Sass to the beat.Dance Central
is a launch title developed by Harmonix
for the Xbox 360
's new motion controller, Kinect. This dancing game involves moving your body according to the indicators, but thanks to the sensors on the camera, it can read your whole body. This both adds more movement required for the player, but also means the moves had to be simplified compared to other dancing games to avoid physical strain.
The soundtrack is a bit narrower than other dance games, where most of the songs have a variety with the 2000s, but the songs from The Eighties
and The Nineties
are almost all hip hop, likely to fit with the urban dancing mood of the game.
The game also lacks local multiplayer, although it doesn't prevent friends from dancing along with you.
A sequel, Dance Central 2,
was released on October 21, 2011 in Europe and October 25 in North America. It improves upon the original by adding true two-player gameplay in both competitive and cooperative modes, as well as a more in-depth practice mode, allowing players to select specific moves in a routine. Additionally, users can import songs from the original game, both on-disc and downloadable.Dance Central 3
was released on October 16, 2012.Dance Central Spotlight
was released on September 2, 2014 for the XBOX One as a download-only title.
Compare Just Dance
, Dance Masters
, Dance Paradise
, We Cheer
This game provides examples of:
- All There in the Manual: Each crew member has a Twitter account, but only one is a legit account made by Harmonix themselves.
- All Your Base Are Belong to Us: After Flash4wrd's era in DC3's story mode, DCI HQ was hacked by Dr. Tan.
- And Your Reward Is Clothes: There are alternate costumes to unlock.
- April Fools' Day: In 2013, Dance Central Blackout, where the player has to rely on audio cues from a headset instead of visual cues.
- Art Shift: The model in the upcoming Dance Central Spotlight looks notably different from the usual.
- Book Ends: The song list of the first game starts with "Poker Face" and ends with "Just Dance", both Lady Gaga songs, and both of which are from her debut album "The Fame".
- Boss Rush: The showdown with Dr. Tan and his minion in the second game onwards, where you have to dance the rep songs/era songs of all the dance crews in a row. Lampshaded by Dr. Tan himself in DC2 who calls the showdown "another boss to battle".
- Downloadable Content: Several songs can be bought and downloaded.
- Dueling Games: Is a dance Kinect game on the 360 along with Dance Masters and Dance Paradise.
- Exergaming: There is a mode to track calorie counting.
- Follow the Leader: Made after the runaway success of Just Dance.
- Friendly Rival: Almost every dance crew in Dance Central 2 has this with the other crews.
- Gameplay and Story Segregation: DC3's story mode, where it's said that creativity (swag) is more important than methodical dancing. In a rhythm game where dancing not according to prompt costs you points.
- Gameplay and Story Integration: There are two places in said story mode where you need to dance freely to progress. These sections have no flash card prompts.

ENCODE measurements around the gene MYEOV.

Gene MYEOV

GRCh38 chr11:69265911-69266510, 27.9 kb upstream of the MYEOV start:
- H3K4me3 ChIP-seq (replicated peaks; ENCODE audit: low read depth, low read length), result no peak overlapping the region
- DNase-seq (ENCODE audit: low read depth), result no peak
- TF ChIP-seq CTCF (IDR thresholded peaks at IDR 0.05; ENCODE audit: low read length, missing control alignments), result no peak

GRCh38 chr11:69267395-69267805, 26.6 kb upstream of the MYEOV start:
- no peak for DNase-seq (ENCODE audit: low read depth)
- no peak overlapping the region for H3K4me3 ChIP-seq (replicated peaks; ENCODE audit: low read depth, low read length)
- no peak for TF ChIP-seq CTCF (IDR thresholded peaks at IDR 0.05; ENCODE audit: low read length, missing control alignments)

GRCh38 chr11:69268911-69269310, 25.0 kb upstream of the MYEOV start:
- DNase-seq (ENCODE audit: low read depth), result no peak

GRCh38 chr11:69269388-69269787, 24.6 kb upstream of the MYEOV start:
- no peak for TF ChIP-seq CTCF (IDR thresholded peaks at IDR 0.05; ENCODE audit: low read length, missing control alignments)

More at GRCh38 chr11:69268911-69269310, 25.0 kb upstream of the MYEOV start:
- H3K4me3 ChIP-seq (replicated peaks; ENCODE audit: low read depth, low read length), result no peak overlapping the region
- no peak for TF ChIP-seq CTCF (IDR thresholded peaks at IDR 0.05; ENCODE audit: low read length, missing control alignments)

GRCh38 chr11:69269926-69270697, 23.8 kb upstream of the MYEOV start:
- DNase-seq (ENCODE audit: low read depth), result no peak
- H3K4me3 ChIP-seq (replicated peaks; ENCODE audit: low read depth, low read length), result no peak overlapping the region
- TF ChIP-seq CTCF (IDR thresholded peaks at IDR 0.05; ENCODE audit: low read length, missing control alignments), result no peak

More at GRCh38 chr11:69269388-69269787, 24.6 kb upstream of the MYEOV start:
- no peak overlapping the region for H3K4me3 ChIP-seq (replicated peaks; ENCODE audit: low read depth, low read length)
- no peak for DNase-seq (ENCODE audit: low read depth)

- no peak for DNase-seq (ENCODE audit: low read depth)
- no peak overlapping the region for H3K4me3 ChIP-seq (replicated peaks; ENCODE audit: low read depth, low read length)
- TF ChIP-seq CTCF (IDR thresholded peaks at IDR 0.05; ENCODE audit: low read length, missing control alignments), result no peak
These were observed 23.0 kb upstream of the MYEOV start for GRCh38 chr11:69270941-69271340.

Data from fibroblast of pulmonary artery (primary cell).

- Harder Than Hard: A majority of the higher tiered songs in Dance Central 2, 3, and it's DLC. It takes a lot more than just practicing the routines through Rehearse. Some moves are just way too fast, such as the Toe Tapper move in OMG. which also is labeled as the hardest song not just in Dance Central 3, but the entire series. You're even awarded an achievement for 5 starring the song.
- Idiosyncratic Difficulty Levels: In DC3, the seven levels of song difficulties are thus named: Warm-Up, Simple, Moderate, Tough, Legit, Hardcore, Off The Hook.
- Instant Awesome, Just Add Ninja: Ttiw Tolrep, aka "The Pink Ninja" this was changed to Shinju and added Kichi aka "The Blue Ninja" in the second game onwards.
- Leaning on the Fourth Wall: Some dancers make remarks on stars, scores and other geeky stuffs after dances.
- Mad Libs Dialogue: The announcer in practice ("Rehearse") mode.
- Usher Voices the practice mode in DC3, in addition to having several songs in each game.
- Old Save Bonus: If you own older Dance Central games, you can import their songs into newer games (for a fee).
- Painting the Fourth Wall: At the start of DC3's story mode, a laser beam scans the player at DCI HQ. At the same time, the Kinect sensor also moves up and down.
- Sequel Difficulty Spike: Dance Central's difficulty spike became more obvious during Dance Central 2, and even more so in 3. Harmonix was well aware that the fans wanted complex routines and boy oh boy, it shows.
- Self-Imposed Challenge: Trying to get 5 stars in a song with the flashcards off.
- Or gold stars, for that matter.
- Shout-Out: Many of the retro character and costume designs in Dance Central 3 were meant to be based off of real life celebrities.
- Miss Aubrey's 70's look was supposed to resemble that of Farrah Fawcett.
- Glitch's 80's outfit is reminiscent of Michael Jackson's outfit in his [[Music/Thriller]] music video, while Mo looks like 
- Flash4wrd's flashy, colorful 90's outfits resemble those of TLC (who actually appear in-game with their song "Ain't 2 Proud 2 Beg")
- Emilia's 2000's look is a nod to Vanessa Minnillo, while Bodie in his 2000's look looks like Aaron Carter.
- Stock Poses: Some of the dancing moves are well known poses, likely Just for Fun.
- Time Travel: The storyline of the third game involves this.
- Unlockable Content: Costumes and songs can be unlocked.
- Virtual Paper Doll: Multiple costumes are available for the characters.
- What Happened to the Mouse?: Dare, Oblio, and Maccoy are absent from Dance Central 2. Subverted in that the third game brings them back as playable, unlockable characters and explains where they've been. Dare and Maccoy have been captured by Dr. Tan, and Oblio is revealed to be Dr. Tan's son and is under his mind control (that is, until the player breaks him free through some dance offs).